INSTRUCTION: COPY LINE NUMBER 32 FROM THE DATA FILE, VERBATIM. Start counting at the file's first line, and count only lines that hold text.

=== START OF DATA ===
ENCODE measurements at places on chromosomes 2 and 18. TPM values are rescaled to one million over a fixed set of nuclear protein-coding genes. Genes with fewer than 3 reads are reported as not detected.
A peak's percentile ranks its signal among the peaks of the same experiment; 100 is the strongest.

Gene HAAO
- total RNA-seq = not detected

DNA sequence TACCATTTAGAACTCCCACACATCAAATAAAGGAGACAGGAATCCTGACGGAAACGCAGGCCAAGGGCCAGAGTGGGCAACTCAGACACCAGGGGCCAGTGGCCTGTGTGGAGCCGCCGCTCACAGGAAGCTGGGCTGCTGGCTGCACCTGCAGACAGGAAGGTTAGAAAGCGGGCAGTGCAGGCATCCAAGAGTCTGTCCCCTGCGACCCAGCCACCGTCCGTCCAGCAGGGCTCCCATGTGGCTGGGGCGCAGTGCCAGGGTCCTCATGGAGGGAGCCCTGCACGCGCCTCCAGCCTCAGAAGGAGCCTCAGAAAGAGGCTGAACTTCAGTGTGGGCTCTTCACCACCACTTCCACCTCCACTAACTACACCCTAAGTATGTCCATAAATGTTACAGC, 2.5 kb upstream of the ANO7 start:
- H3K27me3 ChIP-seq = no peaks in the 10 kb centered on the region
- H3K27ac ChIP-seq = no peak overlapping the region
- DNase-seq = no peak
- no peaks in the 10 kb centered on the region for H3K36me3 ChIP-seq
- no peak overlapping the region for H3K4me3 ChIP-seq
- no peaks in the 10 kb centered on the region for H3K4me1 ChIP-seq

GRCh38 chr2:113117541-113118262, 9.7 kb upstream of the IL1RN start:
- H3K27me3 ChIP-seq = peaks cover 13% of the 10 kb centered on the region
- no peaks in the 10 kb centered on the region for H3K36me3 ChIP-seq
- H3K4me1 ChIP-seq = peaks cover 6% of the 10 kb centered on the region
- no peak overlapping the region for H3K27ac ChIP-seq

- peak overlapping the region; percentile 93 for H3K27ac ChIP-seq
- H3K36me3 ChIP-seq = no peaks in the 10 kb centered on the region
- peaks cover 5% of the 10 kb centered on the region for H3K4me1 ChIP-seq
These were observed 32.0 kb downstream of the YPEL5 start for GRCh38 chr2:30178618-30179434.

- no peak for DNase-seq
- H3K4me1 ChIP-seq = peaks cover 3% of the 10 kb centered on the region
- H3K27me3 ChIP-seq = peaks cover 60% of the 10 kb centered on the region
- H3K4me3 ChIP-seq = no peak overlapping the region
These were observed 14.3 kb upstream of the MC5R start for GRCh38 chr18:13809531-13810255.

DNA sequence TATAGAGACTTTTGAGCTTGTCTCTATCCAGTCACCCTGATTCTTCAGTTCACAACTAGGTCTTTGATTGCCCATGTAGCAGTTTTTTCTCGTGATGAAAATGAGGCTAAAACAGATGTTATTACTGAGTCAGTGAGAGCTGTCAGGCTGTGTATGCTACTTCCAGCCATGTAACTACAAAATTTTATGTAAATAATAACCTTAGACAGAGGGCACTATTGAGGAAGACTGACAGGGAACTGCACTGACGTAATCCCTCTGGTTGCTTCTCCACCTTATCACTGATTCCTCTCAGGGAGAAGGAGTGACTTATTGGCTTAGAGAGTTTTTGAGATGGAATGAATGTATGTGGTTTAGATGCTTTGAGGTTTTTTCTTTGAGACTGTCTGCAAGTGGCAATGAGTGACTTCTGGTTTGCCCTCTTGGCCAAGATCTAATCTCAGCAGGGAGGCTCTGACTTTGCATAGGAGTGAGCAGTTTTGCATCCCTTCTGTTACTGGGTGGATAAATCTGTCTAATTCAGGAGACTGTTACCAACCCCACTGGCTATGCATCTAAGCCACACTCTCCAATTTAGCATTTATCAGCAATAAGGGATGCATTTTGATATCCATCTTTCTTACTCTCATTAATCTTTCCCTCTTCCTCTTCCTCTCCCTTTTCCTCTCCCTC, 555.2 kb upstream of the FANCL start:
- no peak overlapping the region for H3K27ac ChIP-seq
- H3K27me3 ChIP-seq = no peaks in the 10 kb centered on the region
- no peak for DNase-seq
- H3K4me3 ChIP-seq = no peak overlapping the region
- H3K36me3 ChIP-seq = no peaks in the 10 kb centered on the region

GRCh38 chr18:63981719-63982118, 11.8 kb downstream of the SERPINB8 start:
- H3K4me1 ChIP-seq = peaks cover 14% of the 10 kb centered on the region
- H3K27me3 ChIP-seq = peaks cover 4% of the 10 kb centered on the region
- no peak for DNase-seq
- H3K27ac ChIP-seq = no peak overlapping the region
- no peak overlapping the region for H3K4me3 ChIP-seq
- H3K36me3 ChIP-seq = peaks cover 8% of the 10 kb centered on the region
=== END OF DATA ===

GRCh38 chr18:63981719-63982118, 11.8 kb downstream of the SERPINB8 start: